Sunday, September 22, 2019

St. Therese of Lisieux Novena - 9/22 - 9/30

St Therese of Lisieux
Join us in the novena to St. Therese of Lisieux! Also known as St. Therese of the Child Jesus, she is a doctor of the Church and Pope Pius X called her the “greatest saint of modern times.” Needless to say, she is a most powerful intercessor and she is beloved by many who seek her help.
She is one of the most popular saints of our day.

Daily Prayer added to individual days below:
Dearest Saint Therese of Lisieux, you said that you would spend your time in heaven doing good on earth.
Your trust in God was complete. Pray that He may increase my trust in His goodness and mercy as I ask for the following petitions…
(State your intentions)
Pray for me that I, like you, may have great and innocent confidence in the loving promises of our God. Pray that I may live my life in union with God’s plan for me, and one day see the Face of God Whom you loved so deeply.
Saint Therese, you were faithful to God up until the moment of your death. Pray for me that I may be faithful to our loving God. May my life bring peace and love to the world through faithful endurance in love for God our Savior.

St. Therese Novena DAY ONE

Loving God, you blessed St. Therese with a capacity for a great love. Help me to believe in Your unconditional love for each of Your children, especially for me.
I love You, Lord. Help me to love You more!
Our Father…
Hail Mary…
Glory Be…

St. Therese Novena DAY TWO

Loving God, you loved St. Therese’s complete trust in Your care. Help me to rely on Your providential care in each circumstance of my life, especially the most difficult and stressful.
I trust You, Lord. Help me to trust You more!
I love You, Lord. Help me to love You more!
Our Father…
Hail Mary…
Glory Be…

St. Therese Novena DAY THREE

Loving God, you gave St. Therese the ability to see You in the ordinary routine of each day. Help me to be aware of Your Presence in the everyday events of my life.
I see You, Lord. Help me to see You more!
I trust You, Lord. Help me to trust You more!
I love You, Lord. Help me to love You more!
Our Father…
Hail Mary…
Glory Be…

St. Therese Novena DAY FOUR

Loving God, You taught St. Therese how to find You through the “little way” of humility and simplicity. Grant that I may never miss the grace hidden in humble service to others.
I am humble, Lord. Give me more humility!
I see You, Lord. Help me to see You more!
I trust You, Lord. Help me to trust You more!
I love You, Lord. Help me to love You more!
Our Father…
Hail Mary…
Glory Be…

St. Therese Novena DAY FIVE

Loving God, You gave St. Therese the gift of forgiving others even when she felt hurt and betrayed. Help me to be able to forgive others who have wounded me, especially…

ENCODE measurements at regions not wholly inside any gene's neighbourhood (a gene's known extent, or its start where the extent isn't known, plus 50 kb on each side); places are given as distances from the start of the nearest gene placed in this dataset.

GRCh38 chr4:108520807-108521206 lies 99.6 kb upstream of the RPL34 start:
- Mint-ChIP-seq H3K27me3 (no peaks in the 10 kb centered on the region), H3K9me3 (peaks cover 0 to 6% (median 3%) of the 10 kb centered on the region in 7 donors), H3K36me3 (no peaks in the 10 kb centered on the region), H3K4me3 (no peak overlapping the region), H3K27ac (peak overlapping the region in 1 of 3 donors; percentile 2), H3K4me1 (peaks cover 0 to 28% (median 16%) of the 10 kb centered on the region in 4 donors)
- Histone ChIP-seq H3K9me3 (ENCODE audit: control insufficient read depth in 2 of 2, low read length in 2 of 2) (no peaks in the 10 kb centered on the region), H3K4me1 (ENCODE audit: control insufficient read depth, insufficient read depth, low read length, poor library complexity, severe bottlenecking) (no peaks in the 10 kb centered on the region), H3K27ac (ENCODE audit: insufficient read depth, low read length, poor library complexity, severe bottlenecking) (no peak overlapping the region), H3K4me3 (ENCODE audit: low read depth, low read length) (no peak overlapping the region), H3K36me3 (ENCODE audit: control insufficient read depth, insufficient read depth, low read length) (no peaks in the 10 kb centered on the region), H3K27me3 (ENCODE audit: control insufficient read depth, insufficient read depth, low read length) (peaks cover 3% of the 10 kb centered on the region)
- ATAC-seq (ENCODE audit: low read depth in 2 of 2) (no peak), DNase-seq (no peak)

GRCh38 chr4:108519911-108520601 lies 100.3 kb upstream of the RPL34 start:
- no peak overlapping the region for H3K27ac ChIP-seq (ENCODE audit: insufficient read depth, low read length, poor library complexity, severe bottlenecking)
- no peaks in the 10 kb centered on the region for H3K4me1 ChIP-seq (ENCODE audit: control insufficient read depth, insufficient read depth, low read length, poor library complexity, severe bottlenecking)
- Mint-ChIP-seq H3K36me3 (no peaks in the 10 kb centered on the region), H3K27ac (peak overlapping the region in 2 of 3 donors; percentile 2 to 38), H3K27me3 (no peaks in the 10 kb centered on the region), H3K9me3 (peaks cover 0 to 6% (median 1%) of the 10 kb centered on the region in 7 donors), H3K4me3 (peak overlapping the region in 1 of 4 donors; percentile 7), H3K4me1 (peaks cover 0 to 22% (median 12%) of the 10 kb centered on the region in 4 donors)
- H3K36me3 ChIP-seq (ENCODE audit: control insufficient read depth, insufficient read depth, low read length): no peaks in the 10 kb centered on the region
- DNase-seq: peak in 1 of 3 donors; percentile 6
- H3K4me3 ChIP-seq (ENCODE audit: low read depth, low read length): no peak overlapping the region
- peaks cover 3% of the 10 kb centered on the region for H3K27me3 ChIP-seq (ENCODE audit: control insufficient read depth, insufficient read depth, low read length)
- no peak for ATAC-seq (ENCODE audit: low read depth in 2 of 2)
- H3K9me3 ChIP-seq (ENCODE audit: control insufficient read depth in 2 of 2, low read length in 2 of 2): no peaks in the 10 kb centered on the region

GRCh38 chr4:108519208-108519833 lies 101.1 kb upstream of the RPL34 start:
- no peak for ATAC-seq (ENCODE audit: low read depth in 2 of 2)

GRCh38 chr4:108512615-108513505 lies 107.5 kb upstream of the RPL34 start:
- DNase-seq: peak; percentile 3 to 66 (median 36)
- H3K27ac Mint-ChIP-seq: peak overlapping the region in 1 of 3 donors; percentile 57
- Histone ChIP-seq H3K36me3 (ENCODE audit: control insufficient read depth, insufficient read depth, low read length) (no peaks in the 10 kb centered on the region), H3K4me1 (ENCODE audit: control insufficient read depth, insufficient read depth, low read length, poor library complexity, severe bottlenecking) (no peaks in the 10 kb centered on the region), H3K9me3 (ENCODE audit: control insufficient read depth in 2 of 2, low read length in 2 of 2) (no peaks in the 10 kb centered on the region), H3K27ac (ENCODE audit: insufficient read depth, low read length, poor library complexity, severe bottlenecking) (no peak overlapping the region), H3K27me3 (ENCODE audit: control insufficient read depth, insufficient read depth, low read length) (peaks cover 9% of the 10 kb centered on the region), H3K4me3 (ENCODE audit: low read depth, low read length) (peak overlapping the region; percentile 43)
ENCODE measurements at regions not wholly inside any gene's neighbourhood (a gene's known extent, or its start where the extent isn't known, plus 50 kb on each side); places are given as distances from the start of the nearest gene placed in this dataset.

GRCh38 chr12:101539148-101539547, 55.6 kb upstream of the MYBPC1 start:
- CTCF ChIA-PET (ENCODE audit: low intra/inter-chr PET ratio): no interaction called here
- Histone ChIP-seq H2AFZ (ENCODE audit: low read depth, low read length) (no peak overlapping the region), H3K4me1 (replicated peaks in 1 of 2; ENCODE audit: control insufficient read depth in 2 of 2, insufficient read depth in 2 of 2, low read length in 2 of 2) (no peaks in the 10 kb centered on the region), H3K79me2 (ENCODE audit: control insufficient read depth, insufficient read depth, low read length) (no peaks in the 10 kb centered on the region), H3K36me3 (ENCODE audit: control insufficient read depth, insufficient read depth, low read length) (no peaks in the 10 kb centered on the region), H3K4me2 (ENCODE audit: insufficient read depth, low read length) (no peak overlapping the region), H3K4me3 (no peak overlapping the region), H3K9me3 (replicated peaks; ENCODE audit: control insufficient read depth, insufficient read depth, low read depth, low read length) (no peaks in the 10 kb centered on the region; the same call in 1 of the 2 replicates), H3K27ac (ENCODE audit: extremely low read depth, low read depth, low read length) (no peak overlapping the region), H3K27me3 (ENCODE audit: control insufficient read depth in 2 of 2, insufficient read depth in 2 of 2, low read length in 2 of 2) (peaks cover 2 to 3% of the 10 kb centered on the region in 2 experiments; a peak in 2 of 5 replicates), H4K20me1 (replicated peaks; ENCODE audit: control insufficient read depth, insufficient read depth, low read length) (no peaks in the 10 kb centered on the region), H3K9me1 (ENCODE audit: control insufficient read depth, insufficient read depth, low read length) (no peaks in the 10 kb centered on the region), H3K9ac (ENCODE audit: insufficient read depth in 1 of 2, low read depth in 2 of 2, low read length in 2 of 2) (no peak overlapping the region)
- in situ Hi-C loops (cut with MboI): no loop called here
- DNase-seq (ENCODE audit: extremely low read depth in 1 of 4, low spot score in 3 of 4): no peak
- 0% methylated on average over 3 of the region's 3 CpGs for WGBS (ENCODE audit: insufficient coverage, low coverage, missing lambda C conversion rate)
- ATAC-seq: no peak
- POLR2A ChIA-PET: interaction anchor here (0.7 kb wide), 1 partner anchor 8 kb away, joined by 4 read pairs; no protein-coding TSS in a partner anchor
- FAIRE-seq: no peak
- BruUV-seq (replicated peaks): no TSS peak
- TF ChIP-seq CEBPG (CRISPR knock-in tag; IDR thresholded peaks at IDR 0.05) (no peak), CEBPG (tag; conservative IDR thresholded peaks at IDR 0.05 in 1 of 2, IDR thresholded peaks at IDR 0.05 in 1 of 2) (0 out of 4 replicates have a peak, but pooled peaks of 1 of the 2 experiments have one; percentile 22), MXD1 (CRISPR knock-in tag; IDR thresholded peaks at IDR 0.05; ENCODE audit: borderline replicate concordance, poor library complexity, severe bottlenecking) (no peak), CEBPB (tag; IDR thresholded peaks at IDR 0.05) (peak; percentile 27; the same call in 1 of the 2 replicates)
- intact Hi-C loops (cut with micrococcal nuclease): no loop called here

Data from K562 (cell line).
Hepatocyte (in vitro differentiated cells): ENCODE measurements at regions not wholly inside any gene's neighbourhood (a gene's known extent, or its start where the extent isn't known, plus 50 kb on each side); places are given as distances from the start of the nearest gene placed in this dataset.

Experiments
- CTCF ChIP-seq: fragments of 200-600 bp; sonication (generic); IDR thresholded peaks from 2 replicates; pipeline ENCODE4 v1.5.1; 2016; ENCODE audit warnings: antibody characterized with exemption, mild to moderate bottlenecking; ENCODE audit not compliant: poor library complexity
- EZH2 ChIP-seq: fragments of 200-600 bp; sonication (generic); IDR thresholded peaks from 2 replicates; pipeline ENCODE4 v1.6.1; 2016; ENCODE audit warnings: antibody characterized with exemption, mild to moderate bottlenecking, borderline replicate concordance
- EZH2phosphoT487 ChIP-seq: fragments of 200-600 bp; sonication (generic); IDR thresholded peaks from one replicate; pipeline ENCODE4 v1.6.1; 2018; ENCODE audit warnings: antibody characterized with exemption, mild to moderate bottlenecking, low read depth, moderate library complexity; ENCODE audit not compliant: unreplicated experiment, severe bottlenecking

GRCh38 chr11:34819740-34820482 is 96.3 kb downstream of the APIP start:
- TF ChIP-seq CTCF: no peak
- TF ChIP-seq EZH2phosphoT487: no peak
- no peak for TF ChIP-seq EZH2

I try to forgive, Lord. Help me to forgive 70 times 7 times!
I am humble, Lord. Give me more humility!
I see You, Lord. Help me to see You more!
I trust You, Lord. Help me to trust You more!
I love You, Lord. Help me to love You more!
Our Father…
Hail Mary…
Glory Be…

St. Therese Novena DAY SIX

Loving God, St. Therese experienced every day as a gift from You. She saw it as a time to love You through other people. May I, too, see every day as an opportunity to say yes to You.
I accept Your Will, Lord. Help me to accept Your Will every day!
I try to forgive, Lord. Help me to forgive 70 times 7 times!
I am humble, Lord. Give me more humility!
I see You, Lord. Help me to see You more!
I trust You, Lord. Help me to trust You more!
I love You, Lord. Help me to love You more!
Our Father…
Hail Mary…
Glory Be…

St. Therese Novena DAY SEVEN

Loving God, St. Therese offered to You her weakness. Help me to see in my weakness an opportunity to rely completely on You.
I rely on You, Lord. Help me to rely on You more!
I accept Your Will, Lord. Help me to accept Your Will every day!
I try to forgive, Lord. Help me to forgive 70 times 7 times!
I am humble, Lord. Give me more humility!
I see You, Lord. Help me to see You more!
I trust You, Lord. Help me to trust You more!
I love You, Lord. Help me to love You more!
Our Father…
Hail Mary…
Glory Be…

St. Therese Novena DAY EIGHT

Loving God, You loved St. Therese with a powerful love and made her a source of strength to those who had lost faith in You. Help me to pray with confidence for those in my life who do not believe they can be loved.
I reflect You to the world, Lord. Help me to reflect You more clearly!
I rely on You, Lord. Help me to rely on You more!
I accept Your Will, Lord. Help me to accept Your Will every day!
I try to forgive, Lord. Help me to forgive 70 times 7 times!
I am humble, Lord. Give me more humility!
I see You, Lord. Help me to see You more!
I trust You, Lord. Help me to trust You more!
I love You, Lord. Help me to love You more!
Our Father…
Hail Mary…
Glory Be…

St. Therese Novena DAY NINE